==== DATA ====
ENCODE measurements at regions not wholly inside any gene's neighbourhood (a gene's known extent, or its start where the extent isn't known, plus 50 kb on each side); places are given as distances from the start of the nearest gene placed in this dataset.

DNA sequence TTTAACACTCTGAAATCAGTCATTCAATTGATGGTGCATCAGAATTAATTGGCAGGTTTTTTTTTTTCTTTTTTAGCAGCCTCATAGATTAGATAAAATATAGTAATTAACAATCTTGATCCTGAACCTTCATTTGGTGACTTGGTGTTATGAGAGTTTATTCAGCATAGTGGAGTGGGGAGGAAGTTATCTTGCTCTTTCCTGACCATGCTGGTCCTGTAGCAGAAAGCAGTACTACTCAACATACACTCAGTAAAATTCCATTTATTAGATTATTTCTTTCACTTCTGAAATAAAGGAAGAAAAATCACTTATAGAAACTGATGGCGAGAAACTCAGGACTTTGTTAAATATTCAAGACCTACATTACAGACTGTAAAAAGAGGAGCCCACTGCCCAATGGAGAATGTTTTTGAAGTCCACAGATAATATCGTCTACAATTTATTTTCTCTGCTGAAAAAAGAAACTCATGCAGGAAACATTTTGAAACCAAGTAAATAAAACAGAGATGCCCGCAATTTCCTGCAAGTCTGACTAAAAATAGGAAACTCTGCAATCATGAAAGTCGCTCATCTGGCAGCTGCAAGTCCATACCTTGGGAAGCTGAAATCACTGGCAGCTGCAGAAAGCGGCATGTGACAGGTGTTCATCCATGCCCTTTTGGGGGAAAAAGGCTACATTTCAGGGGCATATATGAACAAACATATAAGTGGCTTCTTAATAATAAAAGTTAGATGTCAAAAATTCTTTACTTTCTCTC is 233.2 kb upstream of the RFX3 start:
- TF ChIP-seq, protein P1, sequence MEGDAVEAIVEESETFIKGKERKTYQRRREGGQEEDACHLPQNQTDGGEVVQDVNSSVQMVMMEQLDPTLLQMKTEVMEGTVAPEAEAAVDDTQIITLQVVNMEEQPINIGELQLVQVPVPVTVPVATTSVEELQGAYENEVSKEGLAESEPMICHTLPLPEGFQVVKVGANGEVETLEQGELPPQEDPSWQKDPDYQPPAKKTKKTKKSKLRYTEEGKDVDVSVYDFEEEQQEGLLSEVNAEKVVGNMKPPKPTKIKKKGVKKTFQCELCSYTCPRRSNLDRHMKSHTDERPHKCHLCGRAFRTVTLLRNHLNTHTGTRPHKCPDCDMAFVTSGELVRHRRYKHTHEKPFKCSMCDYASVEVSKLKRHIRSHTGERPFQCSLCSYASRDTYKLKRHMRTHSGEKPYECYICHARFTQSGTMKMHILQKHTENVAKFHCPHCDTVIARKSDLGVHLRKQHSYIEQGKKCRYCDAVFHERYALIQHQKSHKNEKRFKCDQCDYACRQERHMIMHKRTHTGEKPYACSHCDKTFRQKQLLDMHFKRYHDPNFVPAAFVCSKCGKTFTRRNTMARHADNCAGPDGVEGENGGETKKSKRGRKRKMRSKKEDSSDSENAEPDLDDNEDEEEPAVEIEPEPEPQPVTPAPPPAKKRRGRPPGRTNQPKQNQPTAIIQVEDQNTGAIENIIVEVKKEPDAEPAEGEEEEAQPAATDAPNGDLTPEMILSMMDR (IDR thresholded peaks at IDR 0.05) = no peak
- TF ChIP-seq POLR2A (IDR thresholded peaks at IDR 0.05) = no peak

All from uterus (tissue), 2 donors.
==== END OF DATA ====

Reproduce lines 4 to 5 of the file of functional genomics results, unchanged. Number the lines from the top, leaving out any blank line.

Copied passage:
- TF ChIP-seq POLR2A (IDR thresholded peaks at IDR 0.05) = no peak

All from uterus (tissue), 2 donors.